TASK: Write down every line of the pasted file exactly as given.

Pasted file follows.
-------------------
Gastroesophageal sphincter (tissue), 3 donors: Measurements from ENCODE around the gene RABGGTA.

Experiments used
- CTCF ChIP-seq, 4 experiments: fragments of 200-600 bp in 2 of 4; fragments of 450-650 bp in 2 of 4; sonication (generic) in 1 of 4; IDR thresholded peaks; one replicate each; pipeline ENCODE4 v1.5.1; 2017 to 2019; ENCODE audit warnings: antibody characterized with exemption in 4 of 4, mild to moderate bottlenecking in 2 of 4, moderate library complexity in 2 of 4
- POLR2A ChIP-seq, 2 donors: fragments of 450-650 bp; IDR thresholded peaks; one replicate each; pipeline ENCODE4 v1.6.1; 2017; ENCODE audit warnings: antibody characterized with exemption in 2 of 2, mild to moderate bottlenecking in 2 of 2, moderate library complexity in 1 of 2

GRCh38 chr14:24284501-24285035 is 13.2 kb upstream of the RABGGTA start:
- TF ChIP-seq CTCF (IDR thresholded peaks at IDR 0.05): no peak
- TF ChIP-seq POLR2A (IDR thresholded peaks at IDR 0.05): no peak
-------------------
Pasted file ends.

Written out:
Gastroesophageal sphincter (tissue), 3 donors: Measurements from ENCODE around the gene RABGGTA.

Experiments used
- CTCF ChIP-seq, 4 experiments: fragments of 200-600 bp in 2 of 4; fragments of 450-650 bp in 2 of 4; sonication (generic) in 1 of 4; IDR thresholded peaks; one replicate each; pipeline ENCODE4 v1.5.1; 2017 to 2019; ENCODE audit warnings: antibody characterized with exemption in 4 of 4, mild to moderate bottlenecking in 2 of 4, moderate library complexity in 2 of 4
- POLR2A ChIP-seq, 2 donors: fragments of 450-650 bp; IDR thresholded peaks; one replicate each; pipeline ENCODE4 v1.6.1; 2017; ENCODE audit warnings: antibody characterized with exemption in 2 of 2, mild to moderate bottlenecking in 2 of 2, moderate library complexity in 1 of 2

GRCh38 chr14:24284501-24285035 is 13.2 kb upstream of the RABGGTA start:
- TF ChIP-seq CTCF (IDR thresholded peaks at IDR 0.05): no peak
- TF ChIP-seq POLR2A (IDR thresholded peaks at IDR 0.05): no peak